By Bruce Hallmark (M.S., ’04)

Dr. Jacqueline Voss began working as a staff psychologist at Colorado State University’s Counseling Center in 1991. She became the coordinator of the Behavioral Health Program in 2009, and a year later, the assistant director and training director of the program. She also taught both in-person and online courses in the Department of Psychology.

Those roles were challenging and fulfilling, yet Voss experienced the greatest joy of her career at CSU serving as the liaison for Counseling Services to the Native American Cultural Center and was instrumental in the creation of the North Star Peer Mentoring Program.

Her experience working with students and staff at the NACC were so meaningful that when she retired in 2017, she and husband, Dr. Roy Campbell, established the Jacqueline R. Voss Native American Student Scholarship.

“Jacqueline was very involved in our office and advocating for underrepresented students,” said Ty Smith, a member of the Navajo Nation and director of NACC. “This scholarship is her way of continuing to give to our office.”

The need-based scholarship provides financial assistance to students who are either enrolled citizens in a federally recognized Indian tribe or demonstrate ancestry or affiliation with a federally recognized Indian tribe. It has thus far benefited nearly 20 students.

Destinee Danks

One of those students is Destinee Danks, who is of Navajo/Mohave ancestry and spent her early years in Window Rock on the Navajo Nation in Arizona. “Having the Voss scholarship helps me not stress and worry constantly about whether I’m going to have enough money to pay for my classes,” said Danks, a junior studying zoology. “It helps me focus on my studies and what I want to strive for in the future.”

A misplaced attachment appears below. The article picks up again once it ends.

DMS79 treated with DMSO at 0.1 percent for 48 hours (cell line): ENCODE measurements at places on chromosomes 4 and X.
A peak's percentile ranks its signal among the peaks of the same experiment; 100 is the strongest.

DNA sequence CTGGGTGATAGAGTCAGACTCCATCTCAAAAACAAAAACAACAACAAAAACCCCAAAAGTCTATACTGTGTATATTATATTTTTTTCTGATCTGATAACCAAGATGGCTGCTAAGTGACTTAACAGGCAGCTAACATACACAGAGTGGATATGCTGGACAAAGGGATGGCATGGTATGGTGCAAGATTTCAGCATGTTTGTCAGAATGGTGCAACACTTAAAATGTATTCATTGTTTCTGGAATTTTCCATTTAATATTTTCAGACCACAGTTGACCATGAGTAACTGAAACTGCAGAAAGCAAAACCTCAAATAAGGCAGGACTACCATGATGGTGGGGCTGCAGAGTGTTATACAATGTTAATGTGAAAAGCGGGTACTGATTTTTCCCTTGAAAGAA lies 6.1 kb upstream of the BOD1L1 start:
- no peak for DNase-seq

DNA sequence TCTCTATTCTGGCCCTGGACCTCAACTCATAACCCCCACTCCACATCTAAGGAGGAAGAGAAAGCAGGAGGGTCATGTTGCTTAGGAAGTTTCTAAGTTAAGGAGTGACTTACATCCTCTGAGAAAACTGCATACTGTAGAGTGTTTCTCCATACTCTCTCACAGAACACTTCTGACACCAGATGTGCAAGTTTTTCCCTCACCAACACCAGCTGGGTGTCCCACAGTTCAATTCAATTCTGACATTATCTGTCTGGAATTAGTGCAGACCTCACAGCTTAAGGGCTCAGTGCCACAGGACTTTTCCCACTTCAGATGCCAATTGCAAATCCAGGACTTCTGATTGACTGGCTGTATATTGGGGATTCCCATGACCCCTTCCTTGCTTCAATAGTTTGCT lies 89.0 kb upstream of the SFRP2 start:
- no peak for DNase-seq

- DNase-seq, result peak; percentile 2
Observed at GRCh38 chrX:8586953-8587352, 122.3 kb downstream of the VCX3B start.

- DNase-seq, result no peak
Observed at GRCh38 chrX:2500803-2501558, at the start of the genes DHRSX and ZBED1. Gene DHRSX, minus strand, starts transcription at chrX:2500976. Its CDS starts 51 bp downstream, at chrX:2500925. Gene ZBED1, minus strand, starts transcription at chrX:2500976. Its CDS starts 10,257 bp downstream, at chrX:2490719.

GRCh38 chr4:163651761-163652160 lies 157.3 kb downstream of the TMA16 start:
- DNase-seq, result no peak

Danks’ career ambition is to work at the zoo in the Navajo Nation or at one of two zoos in the Phoenix area where she attended school. “I love wildlife and learning how we’re all connected. Good zoos make a difference and help save animals, especially those animals threatened with extinction by helping to repopulate them.”

The recent passage of Colorado Senate Bill 29, which offers in-state college tuition for members of Native American tribes with historical ties to Colorado, extends the provisions of CSU’s existing Native American Legacy Award.

“We now have a lot more support,” said Danks. “The NALA and the Voss scholarship, combined, cover my remaining expenses, which is a big relief.”

Like Voss, Smith is personally involved with students and sees the many benefits of reducing their financial burdens. “The Native American Cultural Center has a long-standing relationship with Jacque,” he said, “and we’re so appreciative that her gift just keeps on giving and allowing us to assist more students.”

Learn More

November is Native American Heritage Month. Learn more about CSU’s Native American Cultural Center here, and the Jacqueline R. Voss Native American Student Scholarship here.